Metal Spinning


Metal spinning, or spin forming, is a metal working process by which a disc or tube of metal is rotated at high speed and formed into an axially symmetric part using tools. Metal spinning is often performed by hand to produce decorative items, or using machine tools, such as CNC lathe, when tight tolerances are required. Metal may be formed into a die to shape the outside diameter or onto a mandrel to size the inner diameter.

Metal spinning ranges from an artisan's specialty to the most advantageous way to form round metal parts for commercial applications. Artisans use the process to produce architectural detail, specialty lighting, decorative household goods and urns. Commercial applications include rocket nose cones, cookware, gas cylinders, brass instrument bells, and public waste receptacles. Virtually any ductile metal may be formed, from aluminum or stainless steel, to high-strength, high-temperature alloys. The diameter and depth of formed parts are limited only by the size of the equipment available.

Metal Spinning by Hand

Metal Spinning is a process by which circles of metal are shaped over mandrels (also called forms) while mounted on a spinning lathe by the application of levered force with various tools. It is performed rotating at high speeds on a manual spinning lathe. The flat metal disc is spun against the mandrel and a series of sweeping motions then evenly transforms the disc around the mandrel into the desired shape. It takes a very skilled workman to correctly shape and finish a hand spun piece.

Metal spinning on a lathe by hand

Safety considerations

When spinning metal by hand, care must be taken to not touch the spinning metal with one's hands until the metal edge has been "turned over" (rolled to a rounded edge so that the bare edge of the metal stock is protected). This is mentioned specifically because wood turners are accustomed to touching the spinning wood in the lathes (once it reaches relative smoothness) to monitor their progress. This practice is very dangerous in metal spinning. Lexan/Clear plastic lathe shields and guards are recommended.

Metal spinning tools

The basic hand metal spinning tool is called a Spoon, though many other tools (be they commercially produced, ad hoc, or improvised) can be used to effect varied results. Spinning tools can be made of hardened steel for using with aluminium or solid brass for spinning stainless steel/mild steel.


The mandrel/chuck can be made from wood, steel alloys, or synthetic materials. The choice of material is dictated by the hardness of the material to be spun and by how many times the tool is expected to be used.

Cut-off tools

Cutting of the metal is done by hand held cutters, often foot long hollow bars with tool steel shaped/sharpened files attached. This is dangerous and should only be done by skilled tradesmen.

In CNC applications, traditional carbide or tool steel cut-off tools are used.

Rotating tools

Some metal spinning tools are allowed to spin on bearings during the forming process. This reduces friction and heating of the tool, extending tool life and improving surface finish. Rotating tools may also be coated with thin film of ceramic to prolong tool life. Rotating tools are commonly used during CNC metal spinning operations.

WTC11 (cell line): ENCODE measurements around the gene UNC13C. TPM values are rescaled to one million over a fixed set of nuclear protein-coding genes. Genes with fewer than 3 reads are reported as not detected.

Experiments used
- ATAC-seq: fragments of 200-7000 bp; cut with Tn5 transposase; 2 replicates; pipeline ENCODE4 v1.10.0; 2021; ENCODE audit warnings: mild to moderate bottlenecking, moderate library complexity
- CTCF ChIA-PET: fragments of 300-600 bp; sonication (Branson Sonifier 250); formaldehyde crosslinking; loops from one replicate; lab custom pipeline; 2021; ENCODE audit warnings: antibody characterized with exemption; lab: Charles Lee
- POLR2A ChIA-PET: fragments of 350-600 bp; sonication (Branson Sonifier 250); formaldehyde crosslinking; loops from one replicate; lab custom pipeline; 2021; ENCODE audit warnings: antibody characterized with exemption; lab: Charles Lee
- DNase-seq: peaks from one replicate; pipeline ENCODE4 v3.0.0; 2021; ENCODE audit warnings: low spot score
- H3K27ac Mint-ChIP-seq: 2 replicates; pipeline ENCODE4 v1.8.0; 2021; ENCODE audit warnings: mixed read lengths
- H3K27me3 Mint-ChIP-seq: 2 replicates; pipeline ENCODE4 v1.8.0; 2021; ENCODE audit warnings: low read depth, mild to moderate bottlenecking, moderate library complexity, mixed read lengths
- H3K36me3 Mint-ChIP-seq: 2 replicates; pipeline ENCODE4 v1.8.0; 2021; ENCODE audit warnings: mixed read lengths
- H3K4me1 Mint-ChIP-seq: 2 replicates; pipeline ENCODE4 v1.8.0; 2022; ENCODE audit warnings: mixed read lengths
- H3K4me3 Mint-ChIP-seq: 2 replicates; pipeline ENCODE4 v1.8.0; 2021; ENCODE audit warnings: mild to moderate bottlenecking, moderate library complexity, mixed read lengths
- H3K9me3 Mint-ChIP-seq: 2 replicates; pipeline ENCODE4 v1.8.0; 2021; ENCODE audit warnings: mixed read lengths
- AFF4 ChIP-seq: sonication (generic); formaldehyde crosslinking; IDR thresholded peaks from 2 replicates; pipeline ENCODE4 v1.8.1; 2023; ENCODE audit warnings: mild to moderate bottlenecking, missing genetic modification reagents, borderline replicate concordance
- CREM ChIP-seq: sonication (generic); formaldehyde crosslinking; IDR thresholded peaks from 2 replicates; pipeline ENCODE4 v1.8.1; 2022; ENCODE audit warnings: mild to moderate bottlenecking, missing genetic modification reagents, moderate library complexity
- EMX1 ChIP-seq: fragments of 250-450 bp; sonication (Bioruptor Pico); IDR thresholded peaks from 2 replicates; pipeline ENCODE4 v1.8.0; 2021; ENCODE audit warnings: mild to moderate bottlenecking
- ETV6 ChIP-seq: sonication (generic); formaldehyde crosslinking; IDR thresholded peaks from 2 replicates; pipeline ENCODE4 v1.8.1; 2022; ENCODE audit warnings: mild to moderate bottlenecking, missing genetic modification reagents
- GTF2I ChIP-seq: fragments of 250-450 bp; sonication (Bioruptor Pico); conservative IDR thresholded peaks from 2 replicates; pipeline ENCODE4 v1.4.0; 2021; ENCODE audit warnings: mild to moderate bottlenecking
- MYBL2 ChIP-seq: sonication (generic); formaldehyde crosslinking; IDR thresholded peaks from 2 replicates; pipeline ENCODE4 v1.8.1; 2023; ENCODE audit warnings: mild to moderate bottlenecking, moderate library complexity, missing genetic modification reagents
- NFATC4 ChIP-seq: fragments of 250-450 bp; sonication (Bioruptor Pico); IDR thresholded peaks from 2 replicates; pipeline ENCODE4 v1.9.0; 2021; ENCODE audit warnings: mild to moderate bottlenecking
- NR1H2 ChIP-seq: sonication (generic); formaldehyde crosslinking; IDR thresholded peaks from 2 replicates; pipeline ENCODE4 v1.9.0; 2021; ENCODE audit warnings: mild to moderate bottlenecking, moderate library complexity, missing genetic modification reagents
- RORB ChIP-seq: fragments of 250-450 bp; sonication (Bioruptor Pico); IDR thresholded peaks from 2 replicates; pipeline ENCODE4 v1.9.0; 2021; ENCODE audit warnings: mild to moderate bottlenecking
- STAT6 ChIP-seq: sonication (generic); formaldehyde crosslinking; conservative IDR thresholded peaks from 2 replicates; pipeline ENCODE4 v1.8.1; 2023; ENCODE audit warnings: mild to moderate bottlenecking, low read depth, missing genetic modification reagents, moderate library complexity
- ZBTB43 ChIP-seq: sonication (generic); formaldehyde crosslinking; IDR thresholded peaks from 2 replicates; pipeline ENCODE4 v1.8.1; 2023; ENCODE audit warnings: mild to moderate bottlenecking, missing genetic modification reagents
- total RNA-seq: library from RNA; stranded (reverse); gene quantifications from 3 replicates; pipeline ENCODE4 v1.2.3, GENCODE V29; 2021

Commercially, rollers mounted on the end of levers are generally used to form the material down to the mandrel in both hand spinning and CNC metal spinning. Rollers vary in diameter and thickness depending the intended use. The wider the roller the smoother the surface of the spinning; the thinner rollers can be used to form smaller radii.


Woodworking lathes are often used, although a wilson lathe is the most common manual spinning lathe for spinning metal by hand. The mandrel having been formed from wood on the lathe or steel chuck machined on a CNC lathe previous to

mounting on the metal stock. All stock sizing is done prior to the spinning.

Comparison to other forming techniques

Other methods of forming round metal parts include hydroforming, stamping and forging or casting. Hydroforming and stamping generally have a higher fixed cost, but a lower variable cost than metal spinning. Forging or casting have a comparable fixed cost, but generally a higher variable cost. As machinery for commercial applications has improved, parts are being spun with thicker materials in excess of 1" thick steel. Conventional spinning also wastes a considerably smaller amount of material than other methods.

Advantages of Metal Spinning

These are several benefits of spinning and shear forming. Several operations can be performed in one set-up. Work pieces may have re-entrant profiles and the profile in relation to the center line virtually unrestricted.

Forming parameters and part geometry can be altered quickly, at less cost than traditional metal forming techniques. Tooling and production costs are also comparatively low. Spin forming is easily automated and an effective production method for prototypes as well as high production runs.

Metal Spinnings

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